The Real Problem With Corporate Jets

<a href="http://flickr.com/photos/global-jet/2792358537/sizes/m/in/photostream/">Global Jet</a>/Flickr

For indispensable reporting on the coronavirus crisis, the election, and more, subscribe to the Mother Jones Daily newsletter.


Last year, executives for Mylan, the Pittsburgh-based generic drug maker, took the company’s two corporate jets on hundreds of flights to vacation hotspots such as Las Vegas, Miami, and the California wine country. The worst offender was CEO Bob Coury, who racked up $535,590 in personal jet flights on the company dime. Of course, Coury’s air travel perk pales in comparison to his overall pay package of $23 million, which included a big raise pegged to a 15 percent bump in the company’s share price. As long as Mylan rakes in profits, should shareholders care that its execs expense a few fun-filled weekend getaways?

The short answer is yes, according to a new report from GorvernanceMetrics International, a corporate oversight consultancy. Lavish spending on corporate jets rarely theatens to break a company on its own, but “if you’re looking for a red flag to provoke a wider look at a company’s governance and accounting practices, unusually high corporate jet perks is usually a pretty good one,” the report says. Among the Fortune 500 companies that doled out CEO jet perks last year, the top 10 percent of spenders, or 18 companies, all ranked worse than average on one or more measures of shareholder risk or excessive corporate pay.

Mylan, which also makes the EpiPen cure for severe allergic reactions, earned a “very high concern” rating from the Corporate Library executive pay consultancy and an “agressive” rating from Audit Integrity, which flags risks such as SEC violations. Mylan spent six times more on personal flights for its CEO than did larger drugmakers such as Johnson & Johnson and Pfizer. Only two other companies, Abercrombie & Fitch and the Wynn Resorts, shelled out more than Mylan on corporate jets last year.

“If a board can’t say “no” to a CEO’s request that the company pay for his or her vacation, or taxes, or tax advice (to list just a few examples), that board may not be exercising very strong oversight of CEO performance,” the report concludes. In other words, corporate directors who can’t keep their execs out of the honey pot are liable to get stung. And in Mylan’s case, an EpiPen probably won’t save them.

Corporate compensation and shareholder risk ratings for the biggest spenders on corporate jet perks:

Source: GovernanceMetrics InternationalSource: GovernanceMetrics International

 

SIX TRUTHS

Reclaiming power from those who abuse it often starts with telling the truth. And in "This Is How Authoritarians Get Defeated," MoJo's Monika Bauerlein unpacks six truths to remember during the homestretch of an election where democracy, truth, and decency are on the line.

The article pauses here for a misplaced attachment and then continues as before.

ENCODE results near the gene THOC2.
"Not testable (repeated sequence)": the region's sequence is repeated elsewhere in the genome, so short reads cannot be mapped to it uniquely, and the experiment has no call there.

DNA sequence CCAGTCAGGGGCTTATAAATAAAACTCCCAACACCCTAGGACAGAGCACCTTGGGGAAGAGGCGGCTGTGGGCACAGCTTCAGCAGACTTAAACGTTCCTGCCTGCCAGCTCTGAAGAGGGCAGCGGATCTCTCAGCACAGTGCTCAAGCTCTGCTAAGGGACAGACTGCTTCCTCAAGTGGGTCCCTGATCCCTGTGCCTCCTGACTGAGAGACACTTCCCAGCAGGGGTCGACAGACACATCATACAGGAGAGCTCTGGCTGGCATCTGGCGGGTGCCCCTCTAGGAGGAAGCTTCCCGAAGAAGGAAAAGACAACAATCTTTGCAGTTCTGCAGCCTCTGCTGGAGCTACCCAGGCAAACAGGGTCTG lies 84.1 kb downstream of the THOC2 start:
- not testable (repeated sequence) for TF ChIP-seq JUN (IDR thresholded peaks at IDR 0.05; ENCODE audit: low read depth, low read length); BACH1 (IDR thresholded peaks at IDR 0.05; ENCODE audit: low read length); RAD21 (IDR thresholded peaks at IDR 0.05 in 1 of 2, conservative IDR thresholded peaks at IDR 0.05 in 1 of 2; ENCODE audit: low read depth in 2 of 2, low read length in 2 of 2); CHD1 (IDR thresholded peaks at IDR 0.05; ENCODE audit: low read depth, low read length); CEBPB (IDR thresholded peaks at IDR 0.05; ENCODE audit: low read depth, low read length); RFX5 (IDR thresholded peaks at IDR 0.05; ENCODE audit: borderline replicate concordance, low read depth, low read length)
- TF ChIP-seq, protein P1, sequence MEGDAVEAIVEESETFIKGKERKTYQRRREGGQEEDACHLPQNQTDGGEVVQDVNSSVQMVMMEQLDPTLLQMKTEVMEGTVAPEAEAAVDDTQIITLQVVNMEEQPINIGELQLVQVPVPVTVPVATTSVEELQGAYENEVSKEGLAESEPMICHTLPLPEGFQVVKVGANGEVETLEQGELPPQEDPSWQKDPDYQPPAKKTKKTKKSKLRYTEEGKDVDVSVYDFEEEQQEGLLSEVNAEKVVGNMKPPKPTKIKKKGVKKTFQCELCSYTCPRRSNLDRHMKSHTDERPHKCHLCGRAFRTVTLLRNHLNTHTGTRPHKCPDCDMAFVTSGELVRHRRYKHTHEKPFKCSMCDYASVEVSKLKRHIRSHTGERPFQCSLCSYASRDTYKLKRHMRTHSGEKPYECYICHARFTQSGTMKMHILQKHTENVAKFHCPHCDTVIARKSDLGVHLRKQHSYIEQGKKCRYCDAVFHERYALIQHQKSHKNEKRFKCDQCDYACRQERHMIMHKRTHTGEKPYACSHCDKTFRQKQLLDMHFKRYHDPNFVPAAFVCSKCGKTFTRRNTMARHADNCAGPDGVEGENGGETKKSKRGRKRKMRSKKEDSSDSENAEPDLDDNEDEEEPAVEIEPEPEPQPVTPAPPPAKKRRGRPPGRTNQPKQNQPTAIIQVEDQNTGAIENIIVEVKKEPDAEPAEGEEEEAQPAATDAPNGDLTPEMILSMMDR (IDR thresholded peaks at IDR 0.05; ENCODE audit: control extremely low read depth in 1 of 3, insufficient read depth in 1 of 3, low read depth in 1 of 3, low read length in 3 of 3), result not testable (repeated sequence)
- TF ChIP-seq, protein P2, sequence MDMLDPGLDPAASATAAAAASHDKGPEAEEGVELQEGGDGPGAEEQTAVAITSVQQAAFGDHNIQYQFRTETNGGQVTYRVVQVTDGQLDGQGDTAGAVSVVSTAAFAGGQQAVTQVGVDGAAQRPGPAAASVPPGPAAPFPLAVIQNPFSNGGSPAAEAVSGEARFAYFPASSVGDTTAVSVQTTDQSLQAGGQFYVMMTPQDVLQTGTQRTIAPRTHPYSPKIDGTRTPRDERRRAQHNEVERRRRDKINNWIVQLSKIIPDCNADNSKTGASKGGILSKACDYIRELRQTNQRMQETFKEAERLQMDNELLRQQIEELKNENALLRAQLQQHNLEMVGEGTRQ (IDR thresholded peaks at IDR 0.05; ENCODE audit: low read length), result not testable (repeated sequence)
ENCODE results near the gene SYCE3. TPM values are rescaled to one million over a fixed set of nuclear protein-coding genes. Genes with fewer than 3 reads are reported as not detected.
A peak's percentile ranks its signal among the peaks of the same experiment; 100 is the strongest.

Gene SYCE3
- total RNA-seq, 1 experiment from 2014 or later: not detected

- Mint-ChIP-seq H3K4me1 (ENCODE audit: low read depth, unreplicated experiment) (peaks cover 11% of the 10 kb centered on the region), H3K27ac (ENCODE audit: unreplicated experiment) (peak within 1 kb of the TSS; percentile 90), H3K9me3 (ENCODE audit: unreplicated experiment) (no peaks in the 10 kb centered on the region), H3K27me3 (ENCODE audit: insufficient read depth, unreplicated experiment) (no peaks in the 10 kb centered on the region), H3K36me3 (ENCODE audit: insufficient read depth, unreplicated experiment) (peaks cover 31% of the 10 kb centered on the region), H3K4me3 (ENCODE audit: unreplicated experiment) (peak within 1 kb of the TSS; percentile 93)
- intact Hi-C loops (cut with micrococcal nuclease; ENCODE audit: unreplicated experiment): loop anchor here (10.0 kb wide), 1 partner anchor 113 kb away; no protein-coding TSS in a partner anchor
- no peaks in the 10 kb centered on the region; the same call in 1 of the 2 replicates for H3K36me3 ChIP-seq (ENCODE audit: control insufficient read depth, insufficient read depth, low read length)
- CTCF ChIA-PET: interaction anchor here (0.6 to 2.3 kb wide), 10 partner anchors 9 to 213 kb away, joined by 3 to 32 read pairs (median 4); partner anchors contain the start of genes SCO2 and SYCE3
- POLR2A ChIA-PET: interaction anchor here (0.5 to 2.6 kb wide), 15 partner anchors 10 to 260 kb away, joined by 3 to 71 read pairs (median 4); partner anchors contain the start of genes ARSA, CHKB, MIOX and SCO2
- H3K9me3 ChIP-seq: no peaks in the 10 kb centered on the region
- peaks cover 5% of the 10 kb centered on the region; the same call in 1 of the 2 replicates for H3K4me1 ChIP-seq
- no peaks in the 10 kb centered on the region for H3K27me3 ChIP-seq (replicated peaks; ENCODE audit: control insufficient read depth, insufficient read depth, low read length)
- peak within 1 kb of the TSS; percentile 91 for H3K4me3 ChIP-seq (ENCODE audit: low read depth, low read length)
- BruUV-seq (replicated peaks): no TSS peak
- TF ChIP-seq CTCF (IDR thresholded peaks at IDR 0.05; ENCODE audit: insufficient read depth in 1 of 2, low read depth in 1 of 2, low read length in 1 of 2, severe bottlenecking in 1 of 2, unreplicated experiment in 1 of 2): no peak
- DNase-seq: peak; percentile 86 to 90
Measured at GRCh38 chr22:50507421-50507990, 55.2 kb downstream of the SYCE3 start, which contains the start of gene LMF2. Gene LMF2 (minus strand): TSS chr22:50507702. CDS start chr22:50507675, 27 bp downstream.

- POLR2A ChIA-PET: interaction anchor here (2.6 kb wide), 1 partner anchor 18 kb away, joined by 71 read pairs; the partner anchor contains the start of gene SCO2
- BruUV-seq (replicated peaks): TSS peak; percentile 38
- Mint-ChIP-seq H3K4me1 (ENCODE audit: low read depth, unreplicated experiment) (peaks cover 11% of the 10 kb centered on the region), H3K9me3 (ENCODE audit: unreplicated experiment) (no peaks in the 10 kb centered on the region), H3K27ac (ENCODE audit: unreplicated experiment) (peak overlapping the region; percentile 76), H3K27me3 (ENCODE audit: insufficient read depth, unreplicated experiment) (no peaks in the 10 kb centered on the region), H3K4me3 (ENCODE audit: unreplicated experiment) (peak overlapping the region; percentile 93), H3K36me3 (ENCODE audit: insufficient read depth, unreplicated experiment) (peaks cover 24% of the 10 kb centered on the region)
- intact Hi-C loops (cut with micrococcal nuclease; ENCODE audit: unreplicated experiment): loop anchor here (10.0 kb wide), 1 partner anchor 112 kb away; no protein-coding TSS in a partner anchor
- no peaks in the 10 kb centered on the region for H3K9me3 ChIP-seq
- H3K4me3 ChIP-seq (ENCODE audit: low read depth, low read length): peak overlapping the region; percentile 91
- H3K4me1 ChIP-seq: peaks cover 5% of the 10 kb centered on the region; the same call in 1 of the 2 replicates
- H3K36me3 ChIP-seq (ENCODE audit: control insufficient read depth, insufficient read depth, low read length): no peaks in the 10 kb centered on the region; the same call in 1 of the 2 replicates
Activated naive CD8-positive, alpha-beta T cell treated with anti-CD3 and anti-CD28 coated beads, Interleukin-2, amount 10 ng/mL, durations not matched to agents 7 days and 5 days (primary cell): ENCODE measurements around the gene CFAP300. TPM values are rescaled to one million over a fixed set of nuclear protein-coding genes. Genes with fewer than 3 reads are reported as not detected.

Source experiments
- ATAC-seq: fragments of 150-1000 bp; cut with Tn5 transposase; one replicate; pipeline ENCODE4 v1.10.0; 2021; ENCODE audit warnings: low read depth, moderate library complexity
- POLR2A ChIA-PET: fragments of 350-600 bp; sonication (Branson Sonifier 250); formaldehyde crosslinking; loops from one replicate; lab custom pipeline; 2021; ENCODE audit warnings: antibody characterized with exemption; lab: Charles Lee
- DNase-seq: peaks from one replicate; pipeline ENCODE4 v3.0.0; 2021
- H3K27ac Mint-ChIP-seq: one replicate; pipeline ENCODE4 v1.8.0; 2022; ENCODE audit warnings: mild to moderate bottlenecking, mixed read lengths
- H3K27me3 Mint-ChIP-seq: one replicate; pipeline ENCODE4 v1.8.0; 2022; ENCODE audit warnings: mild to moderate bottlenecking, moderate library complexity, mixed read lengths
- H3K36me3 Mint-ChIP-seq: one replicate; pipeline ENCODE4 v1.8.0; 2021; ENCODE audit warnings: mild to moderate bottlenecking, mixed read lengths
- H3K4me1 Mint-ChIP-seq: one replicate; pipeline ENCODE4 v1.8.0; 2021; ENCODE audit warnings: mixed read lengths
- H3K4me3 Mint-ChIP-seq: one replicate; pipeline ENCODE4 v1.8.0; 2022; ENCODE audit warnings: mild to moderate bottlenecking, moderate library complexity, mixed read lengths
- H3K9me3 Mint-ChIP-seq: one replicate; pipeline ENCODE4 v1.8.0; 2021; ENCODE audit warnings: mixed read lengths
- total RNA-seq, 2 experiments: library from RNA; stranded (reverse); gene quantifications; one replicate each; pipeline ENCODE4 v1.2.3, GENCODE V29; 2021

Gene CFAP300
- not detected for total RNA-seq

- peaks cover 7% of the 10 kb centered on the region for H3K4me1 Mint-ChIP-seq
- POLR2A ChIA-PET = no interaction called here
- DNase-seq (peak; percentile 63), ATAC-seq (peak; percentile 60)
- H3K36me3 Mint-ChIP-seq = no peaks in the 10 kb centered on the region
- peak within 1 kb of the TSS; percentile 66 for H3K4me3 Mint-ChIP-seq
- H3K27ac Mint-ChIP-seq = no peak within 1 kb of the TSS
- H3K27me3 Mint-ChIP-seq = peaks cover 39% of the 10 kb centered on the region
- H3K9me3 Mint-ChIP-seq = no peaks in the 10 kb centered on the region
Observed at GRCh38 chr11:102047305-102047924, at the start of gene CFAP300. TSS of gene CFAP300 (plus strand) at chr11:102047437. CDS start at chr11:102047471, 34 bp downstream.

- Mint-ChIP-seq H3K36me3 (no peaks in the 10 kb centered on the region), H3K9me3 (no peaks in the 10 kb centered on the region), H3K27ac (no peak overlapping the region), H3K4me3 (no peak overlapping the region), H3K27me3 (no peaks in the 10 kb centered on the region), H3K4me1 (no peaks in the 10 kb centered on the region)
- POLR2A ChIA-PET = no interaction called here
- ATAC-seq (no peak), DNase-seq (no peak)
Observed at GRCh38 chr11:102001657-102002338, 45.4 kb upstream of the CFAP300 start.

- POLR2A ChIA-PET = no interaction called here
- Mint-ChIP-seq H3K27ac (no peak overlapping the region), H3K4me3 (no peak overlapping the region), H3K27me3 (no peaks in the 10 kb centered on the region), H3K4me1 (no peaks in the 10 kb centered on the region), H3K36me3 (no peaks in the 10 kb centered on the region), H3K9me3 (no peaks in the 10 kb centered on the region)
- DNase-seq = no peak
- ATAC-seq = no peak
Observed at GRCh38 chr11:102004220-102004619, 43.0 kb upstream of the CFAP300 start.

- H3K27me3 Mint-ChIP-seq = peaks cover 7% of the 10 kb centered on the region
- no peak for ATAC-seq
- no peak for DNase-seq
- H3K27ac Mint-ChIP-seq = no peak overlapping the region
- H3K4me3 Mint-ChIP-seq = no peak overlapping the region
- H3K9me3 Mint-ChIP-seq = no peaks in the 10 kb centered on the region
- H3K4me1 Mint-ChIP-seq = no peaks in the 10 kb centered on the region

Truth #1: The chaos is the point.

Truth #2: Team Reality is bigger than it seems.

Truth #3: Facebook owns this.

Truth #4: When we go to work, we're in the fight.

Truth #5: It's about minority rule.

Truth #6: The only thing that can save us is…us.

Please take a moment to see how all these truths add up, because what happens in the weeks and months ahead will reverberate for at least a generation and we better be prepared.

And if you think journalism like Mother Jones'—that calls it like it is, that will never acquiesce to power, that looks where others don't—can help guide us through this historic, high-stakes moment, and you're able to right now, please help us reach our $350,000 goal by October 31 with a donation today. It's all hands on deck for democracy.

payment methods

SIX TRUTHS

Reclaiming power from those who abuse it often starts with telling the truth. And in "This Is How Authoritarians Get Defeated," MoJo's Monika Bauerlein unpacks six truths to remember during the homestretch of an election where democracy, truth, and decency are on the line.

Truth #1: The chaos is the point.

Truth #2: Team Reality is bigger than it seems.

Truth #3: Facebook owns this.

Truth #4: When we go to work, we're in the fight.

Truth #5: It's about minority rule.

Truth #6: The only thing that can save us is…us.

Please take a moment to see how all these truths add up, because what happens in the weeks and months ahead will reverberate for at least a generation and we better be prepared.

And if you think journalism like Mother Jones'—that calls it like it is, that will never acquiesce to power, that looks where others don't—can help guide us through this historic, high-stakes moment, and you're able to right now, please help us reach our $350,000 goal by October 31 with a donation today. It's all hands on deck for democracy.

payment methods

We Recommend

Latest

Sign up for our free newsletter

Subscribe to the Mother Jones Daily to have our top stories delivered directly to your inbox.

Get our award-winning magazine

Save big on a full year of investigations, ideas, and insights.

Subscribe

Support our journalism

Help Mother Jones' reporters dig deep with a tax-deductible donation.

Donate